Wednesday, August 1, 2012

Beware of Short Verse Syndrome

We are all aware of those verses in Scripture that are smaller and easier for us to memorize.  I love those verses mainly because they are easy to remember and recall throughout the day.  I'm not talking about John 11:35 and walking around all day reminding myself that "Jesus wept", but I do have in mind a simple verse like "For this reason the Father loves me, because I lay down my life that I may take it up again" (John 10:17).  What a great short verse to learn for memorization.  But with these short verse we may rehearse over and over we need to beware of short verse syndrome.

What is short verse syndrome?  I'm glad you asked.  Two problems occur in short verse syndrome that need to be addressed:

1. We can forget the context of the verse
2. We can forget the powerful truth wrapped in the verse

1. We can forget the context of the verse

Many times when we memorize Scripture we do tend to go to the smaller verses so that we will actually learn a passage.  But sadly we just learn the verse rather than reading the text in its entirety.  We walk away saying, "I can do all things through Christ who strengthens me" without reading Philippians 4 or the entire book of Philippians.  "I can do all things through Christ who strengthens me" become our motto to accomplish any task and when failure happens we have God to blame.  But Paul was writing this letter in prison walls, chained to a guard all the while expressing his joy in the Lord.  Not many people make "I can do all things through Christ who strengthens me" their slogan when they are placed in prison walls.  Winning gold in the Olympics?  Yes.  Prison?   Not so much.  Paul when he wrote this well known passage was telling the church about his contentment in the Lord.  He was speaking about how the Lord had provided for him in all circumstances.  Whether free or in prison Paul was blasting the trumpet of God's faithfulness and goodness in his life.  We also need to say with Paul: "I have learned in whatever situation I am to be content. I know how to be brought low, and I know how to abound. In any and every circumstance, I have learned the secret of facing plenty and hunger, abundance and need. I can do all things through him who strengthens me" (Phil. 4:11-13).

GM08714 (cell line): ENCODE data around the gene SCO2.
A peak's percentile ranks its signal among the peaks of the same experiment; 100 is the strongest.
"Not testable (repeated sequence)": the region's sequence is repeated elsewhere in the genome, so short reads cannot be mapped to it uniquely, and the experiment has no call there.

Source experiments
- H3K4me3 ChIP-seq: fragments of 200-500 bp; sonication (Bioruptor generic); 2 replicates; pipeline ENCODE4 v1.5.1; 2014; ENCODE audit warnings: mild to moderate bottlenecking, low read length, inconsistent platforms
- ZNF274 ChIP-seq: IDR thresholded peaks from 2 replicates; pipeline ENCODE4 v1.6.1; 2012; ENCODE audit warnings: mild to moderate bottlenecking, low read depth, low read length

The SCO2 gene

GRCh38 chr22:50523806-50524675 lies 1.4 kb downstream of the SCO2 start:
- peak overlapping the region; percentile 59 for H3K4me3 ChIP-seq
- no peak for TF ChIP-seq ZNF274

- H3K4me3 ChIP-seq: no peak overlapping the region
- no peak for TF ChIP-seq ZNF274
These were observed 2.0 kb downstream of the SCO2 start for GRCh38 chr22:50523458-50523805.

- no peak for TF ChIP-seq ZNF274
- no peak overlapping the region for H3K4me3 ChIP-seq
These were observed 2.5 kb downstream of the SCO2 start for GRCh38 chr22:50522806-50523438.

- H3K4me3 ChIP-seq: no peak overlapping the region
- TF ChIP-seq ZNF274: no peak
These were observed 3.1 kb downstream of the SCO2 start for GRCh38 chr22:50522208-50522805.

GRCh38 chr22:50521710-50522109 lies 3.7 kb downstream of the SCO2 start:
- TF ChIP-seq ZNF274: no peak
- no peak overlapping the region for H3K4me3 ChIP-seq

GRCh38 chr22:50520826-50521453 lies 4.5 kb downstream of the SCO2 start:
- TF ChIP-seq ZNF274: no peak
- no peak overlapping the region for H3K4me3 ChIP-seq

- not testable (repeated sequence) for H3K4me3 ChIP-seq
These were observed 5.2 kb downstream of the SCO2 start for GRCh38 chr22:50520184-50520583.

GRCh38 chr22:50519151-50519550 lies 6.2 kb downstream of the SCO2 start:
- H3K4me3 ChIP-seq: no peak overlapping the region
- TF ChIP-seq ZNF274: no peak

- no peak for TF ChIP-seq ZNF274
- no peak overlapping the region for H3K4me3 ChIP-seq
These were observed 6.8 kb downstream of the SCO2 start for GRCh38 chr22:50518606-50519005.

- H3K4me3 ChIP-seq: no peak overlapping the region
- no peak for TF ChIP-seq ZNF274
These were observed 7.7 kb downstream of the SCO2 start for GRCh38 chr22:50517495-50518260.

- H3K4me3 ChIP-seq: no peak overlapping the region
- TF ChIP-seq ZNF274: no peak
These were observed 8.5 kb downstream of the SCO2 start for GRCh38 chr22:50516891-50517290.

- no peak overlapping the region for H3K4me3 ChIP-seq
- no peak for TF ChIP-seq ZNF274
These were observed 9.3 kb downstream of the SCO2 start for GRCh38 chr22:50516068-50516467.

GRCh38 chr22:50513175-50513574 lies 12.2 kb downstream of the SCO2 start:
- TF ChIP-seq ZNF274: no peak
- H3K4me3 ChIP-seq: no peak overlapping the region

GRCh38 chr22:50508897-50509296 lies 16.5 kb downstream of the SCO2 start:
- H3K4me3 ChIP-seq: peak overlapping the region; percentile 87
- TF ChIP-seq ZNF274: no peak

2. We can forget the powerful truth wrapped in the verse

Let's look at the verse I referenced in the introduction: "For this reason the Father loves me, because I lay down my life that I may take it up again" (John 10:17).  Short verse but so much packed into what Jesus is saying.  This is the section of Scripture where Jesus says he is the Good Shepherd and the Good Shepherd lays down his life for the sheep.  Great "I am" statement and picture of what Jesus came do for his flock.  The reality that Christ came in order to die in the place of sinners like you and me.  Amazing.  In this short verse in John 10 Jesus is telling us of his deity and power.  No one is going to take his life when the time comes.  As a matter of fact the timing is his.  How many times did it seem Jesus was about to be arrested or even put to death and the Bible says, "His hour had not come yet."  The timing was in the hands of our sovereign God who laid down his life at the perfect moment. 

Jesus goes on to say he would take his life up again.  Jesus is telling us that he is the one who would have the power over death.  Any man can make this claim but only Jesus backed it up.  The people Jesus is addressing were not aware of all Jesus was saying but we have the whole story.  When we read these words we should be in awe of Jesus.  He claimed to have the power over his death and his resurrection.  Only God has the power over death.  Jesus did not only claim to be God but he proved when he laid down his life on his terms and rose victorious over death three days later in accordance with the Scriptures.  A short verse but one with huge gospel implications.

May we all beware of short verse syndrome.

Grace upon grace,
JRL

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